I am lucky: where I live in the Highlands of Scotland, squirrels are still around – and we do get the red squirrels rather than grey. I hadn’t even seen a grey squirrel until I came to the UK as a student. Imagine my surprise when I was researching my latest book, Rivet Boy, and a squirrel made an appearance. I was researching the world of Victorian engineering – the construction site of the iconic Forth Bridge (now a world heritage site – ‘that red bridge’ in common parlance). It was a bamboozling world of rivets and cantilevers and struts and bays and lattices. Somewhere amid all the engineering jargon and tales of fatalities and grim Victoriana, there was a newspaper article: a squirrel had fallen from the bridge into the Forth below and been rescued by a passing patrol boat. Apparently, boats travelled continuously beneath the structure in case a worker was unlucky enough to fall (scores of men died in the construction), transporting men from one part of the site to another and retrieving equipment. I allowed that little image to unfurl in my imagination for a moment, before realising the incident happened after the time period when my book is set. While historical writers sometimes take liberties with timelines, I tend to try not to fly in the face of truth. Nevertheless, the squirrel on the bridge grew vivid in my mind. If a squirrel had scaled the bridge then… What if it was a regular occurrence? And as a children’s writer, I am always looking for ways to connect young readers with the hero or heroine of my story. What better way than giving my boy in the story a cute animal sidekick?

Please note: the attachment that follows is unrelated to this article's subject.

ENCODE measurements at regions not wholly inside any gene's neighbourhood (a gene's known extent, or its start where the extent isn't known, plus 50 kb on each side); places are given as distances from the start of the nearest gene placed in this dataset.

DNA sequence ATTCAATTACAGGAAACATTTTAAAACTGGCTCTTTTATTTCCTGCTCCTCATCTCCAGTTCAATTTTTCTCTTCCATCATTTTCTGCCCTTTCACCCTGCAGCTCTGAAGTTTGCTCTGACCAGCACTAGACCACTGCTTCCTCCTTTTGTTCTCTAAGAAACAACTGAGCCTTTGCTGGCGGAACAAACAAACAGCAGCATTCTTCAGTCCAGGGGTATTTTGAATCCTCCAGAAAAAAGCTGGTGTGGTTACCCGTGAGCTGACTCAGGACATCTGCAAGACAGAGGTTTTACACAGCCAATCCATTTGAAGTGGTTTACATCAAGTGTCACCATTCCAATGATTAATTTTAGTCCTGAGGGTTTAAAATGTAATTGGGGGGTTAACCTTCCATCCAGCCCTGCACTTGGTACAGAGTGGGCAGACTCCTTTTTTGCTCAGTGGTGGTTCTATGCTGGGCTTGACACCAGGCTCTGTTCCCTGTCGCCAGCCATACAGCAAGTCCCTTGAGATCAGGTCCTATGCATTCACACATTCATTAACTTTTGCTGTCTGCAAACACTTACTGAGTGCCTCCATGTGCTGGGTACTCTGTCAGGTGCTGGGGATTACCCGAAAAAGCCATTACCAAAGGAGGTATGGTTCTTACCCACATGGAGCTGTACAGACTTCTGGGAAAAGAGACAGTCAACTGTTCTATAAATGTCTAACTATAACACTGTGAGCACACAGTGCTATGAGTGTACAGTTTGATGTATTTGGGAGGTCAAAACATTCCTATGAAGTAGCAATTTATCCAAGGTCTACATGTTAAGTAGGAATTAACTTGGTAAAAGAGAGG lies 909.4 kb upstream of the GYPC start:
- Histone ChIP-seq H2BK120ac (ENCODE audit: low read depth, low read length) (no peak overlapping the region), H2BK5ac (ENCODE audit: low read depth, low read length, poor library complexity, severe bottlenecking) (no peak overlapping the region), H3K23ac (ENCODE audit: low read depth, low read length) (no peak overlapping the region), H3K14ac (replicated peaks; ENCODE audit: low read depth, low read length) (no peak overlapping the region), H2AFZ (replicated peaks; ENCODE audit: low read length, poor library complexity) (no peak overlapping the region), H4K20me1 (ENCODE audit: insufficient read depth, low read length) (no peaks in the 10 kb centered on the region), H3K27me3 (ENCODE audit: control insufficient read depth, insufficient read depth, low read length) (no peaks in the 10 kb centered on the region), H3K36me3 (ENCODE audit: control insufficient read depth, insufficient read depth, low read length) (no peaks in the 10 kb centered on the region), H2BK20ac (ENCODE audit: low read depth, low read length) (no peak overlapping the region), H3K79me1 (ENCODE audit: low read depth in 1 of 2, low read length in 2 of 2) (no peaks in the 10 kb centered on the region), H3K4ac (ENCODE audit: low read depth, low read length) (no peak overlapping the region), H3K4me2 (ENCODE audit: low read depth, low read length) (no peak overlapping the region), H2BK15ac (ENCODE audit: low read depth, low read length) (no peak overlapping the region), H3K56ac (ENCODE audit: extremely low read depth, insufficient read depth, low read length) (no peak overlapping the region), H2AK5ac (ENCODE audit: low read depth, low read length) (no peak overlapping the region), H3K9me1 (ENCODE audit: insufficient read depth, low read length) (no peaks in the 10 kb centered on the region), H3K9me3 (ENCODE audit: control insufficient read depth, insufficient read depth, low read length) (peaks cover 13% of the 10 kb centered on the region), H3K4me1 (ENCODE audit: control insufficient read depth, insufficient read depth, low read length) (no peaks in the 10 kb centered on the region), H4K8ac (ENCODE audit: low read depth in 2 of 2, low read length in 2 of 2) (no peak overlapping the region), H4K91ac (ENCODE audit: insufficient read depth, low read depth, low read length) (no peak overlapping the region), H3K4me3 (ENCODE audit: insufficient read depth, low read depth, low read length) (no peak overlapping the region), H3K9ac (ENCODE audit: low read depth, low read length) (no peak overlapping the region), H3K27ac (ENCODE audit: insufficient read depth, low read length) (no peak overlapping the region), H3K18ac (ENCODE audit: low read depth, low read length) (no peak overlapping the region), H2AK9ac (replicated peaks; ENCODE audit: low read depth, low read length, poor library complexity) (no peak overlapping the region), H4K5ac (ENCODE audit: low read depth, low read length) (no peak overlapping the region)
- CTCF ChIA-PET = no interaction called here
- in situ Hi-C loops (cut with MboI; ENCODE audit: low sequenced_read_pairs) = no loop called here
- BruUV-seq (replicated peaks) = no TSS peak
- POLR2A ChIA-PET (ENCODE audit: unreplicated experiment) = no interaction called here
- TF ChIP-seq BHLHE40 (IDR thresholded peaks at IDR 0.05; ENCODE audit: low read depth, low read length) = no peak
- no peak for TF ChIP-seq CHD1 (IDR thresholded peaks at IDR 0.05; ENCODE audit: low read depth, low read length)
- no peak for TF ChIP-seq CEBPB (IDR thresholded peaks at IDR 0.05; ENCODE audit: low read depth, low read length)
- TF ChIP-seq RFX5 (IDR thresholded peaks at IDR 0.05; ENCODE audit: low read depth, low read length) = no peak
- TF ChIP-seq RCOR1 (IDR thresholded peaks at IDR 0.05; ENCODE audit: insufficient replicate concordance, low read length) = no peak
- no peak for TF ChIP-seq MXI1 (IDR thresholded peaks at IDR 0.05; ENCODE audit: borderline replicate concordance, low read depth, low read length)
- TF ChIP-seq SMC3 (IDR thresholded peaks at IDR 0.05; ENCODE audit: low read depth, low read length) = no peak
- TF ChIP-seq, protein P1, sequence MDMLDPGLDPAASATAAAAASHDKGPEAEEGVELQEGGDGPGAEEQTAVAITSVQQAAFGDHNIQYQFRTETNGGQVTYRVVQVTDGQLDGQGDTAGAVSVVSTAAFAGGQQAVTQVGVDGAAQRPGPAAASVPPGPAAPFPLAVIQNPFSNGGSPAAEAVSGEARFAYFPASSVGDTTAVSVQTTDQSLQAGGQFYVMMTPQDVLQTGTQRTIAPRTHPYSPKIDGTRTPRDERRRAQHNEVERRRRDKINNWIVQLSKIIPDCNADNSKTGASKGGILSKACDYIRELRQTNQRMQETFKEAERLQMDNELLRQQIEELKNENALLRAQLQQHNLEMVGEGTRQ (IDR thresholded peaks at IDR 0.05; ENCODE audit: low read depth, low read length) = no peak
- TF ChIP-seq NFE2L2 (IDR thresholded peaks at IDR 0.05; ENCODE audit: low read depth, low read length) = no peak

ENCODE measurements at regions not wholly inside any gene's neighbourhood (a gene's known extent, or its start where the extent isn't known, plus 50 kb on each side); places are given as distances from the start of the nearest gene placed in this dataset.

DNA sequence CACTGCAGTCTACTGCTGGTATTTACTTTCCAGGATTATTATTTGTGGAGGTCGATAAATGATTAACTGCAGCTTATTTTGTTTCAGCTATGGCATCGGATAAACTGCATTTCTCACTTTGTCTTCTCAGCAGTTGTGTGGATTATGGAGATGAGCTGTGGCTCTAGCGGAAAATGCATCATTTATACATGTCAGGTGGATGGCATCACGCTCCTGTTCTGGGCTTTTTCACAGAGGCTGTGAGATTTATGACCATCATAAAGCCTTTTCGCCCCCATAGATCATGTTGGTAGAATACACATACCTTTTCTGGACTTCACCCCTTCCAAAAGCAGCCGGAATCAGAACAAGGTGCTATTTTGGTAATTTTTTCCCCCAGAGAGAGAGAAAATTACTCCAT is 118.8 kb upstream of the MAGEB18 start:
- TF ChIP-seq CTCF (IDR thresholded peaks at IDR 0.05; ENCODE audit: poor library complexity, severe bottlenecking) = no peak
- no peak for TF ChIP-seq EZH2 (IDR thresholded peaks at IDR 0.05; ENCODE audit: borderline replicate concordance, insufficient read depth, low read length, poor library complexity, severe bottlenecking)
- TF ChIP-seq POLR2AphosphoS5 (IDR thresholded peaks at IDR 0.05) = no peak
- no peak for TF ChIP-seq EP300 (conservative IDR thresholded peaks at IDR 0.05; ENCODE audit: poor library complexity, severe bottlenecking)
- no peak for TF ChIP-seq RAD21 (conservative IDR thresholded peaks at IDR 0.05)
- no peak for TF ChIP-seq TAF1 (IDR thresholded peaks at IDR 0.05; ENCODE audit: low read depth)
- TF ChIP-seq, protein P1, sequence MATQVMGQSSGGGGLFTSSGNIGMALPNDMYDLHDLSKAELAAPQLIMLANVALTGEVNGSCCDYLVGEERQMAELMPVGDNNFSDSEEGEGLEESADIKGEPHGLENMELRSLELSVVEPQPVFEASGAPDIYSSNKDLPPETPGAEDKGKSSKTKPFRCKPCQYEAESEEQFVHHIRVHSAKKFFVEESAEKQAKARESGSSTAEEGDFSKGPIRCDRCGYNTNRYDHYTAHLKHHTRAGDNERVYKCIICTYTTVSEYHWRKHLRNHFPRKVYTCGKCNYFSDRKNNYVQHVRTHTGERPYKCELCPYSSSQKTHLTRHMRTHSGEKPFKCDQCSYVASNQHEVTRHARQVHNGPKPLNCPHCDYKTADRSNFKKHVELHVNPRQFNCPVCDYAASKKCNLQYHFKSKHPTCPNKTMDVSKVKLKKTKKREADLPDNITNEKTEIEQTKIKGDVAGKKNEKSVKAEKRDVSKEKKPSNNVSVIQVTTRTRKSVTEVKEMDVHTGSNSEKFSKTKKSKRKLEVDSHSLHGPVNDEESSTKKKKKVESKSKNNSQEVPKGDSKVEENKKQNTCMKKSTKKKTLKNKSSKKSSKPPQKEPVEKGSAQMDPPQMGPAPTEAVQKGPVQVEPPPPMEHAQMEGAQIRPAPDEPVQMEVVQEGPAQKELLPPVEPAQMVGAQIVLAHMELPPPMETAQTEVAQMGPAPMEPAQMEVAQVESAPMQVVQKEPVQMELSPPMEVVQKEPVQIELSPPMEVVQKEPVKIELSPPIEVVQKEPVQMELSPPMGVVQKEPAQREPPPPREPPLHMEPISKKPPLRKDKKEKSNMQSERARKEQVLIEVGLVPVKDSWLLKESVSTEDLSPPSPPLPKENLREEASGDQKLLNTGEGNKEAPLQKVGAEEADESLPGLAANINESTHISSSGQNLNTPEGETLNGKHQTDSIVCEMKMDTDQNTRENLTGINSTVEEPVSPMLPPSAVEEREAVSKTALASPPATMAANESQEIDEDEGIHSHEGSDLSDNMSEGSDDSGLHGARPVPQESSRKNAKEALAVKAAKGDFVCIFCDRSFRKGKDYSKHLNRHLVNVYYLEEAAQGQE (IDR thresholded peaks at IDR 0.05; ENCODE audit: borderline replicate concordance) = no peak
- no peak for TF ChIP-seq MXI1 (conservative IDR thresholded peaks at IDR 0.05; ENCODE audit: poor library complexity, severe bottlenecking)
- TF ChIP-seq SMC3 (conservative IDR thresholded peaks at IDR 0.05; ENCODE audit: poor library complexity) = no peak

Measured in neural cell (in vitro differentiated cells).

All the squirrels of my childhood bounded back into my mind’s eye. The way their eyes dart across the ground as they nibble and sniff. The way their tufty ears twitch forwards when interested, and backwards when aggressive. The way the sunlight paints their reddish hue with gold.
The article did not mention whether the squirrel was a grey or a red. Red squirrels were probably still dominant in that part of Scotland at the time (1888/89) so my mind was made up – I was having a red squirrel in Rivet Boy, to match the distinctive red bridge we all know and love. Sorted. All I needed was a name for it. Irritatingly, I could not settle on one. Rusty or Red were too predictable and boring, so I put a call out on social media: Help me name a Victorian red squirrel, I begged my friends, accompanying the post with a gif of a dancing squirrel. Suggestions rained in, but while I was entertained by many, I didn’t love any of them. Ironically, it was my non-writer husband who brought the breakthrough. ‘What would a child think of, Barbara? My first pet was a white hamster, and it was called Snowy. Don’t overthink it.’
He was right. Rusty it was, the very first name that had sprung to mind.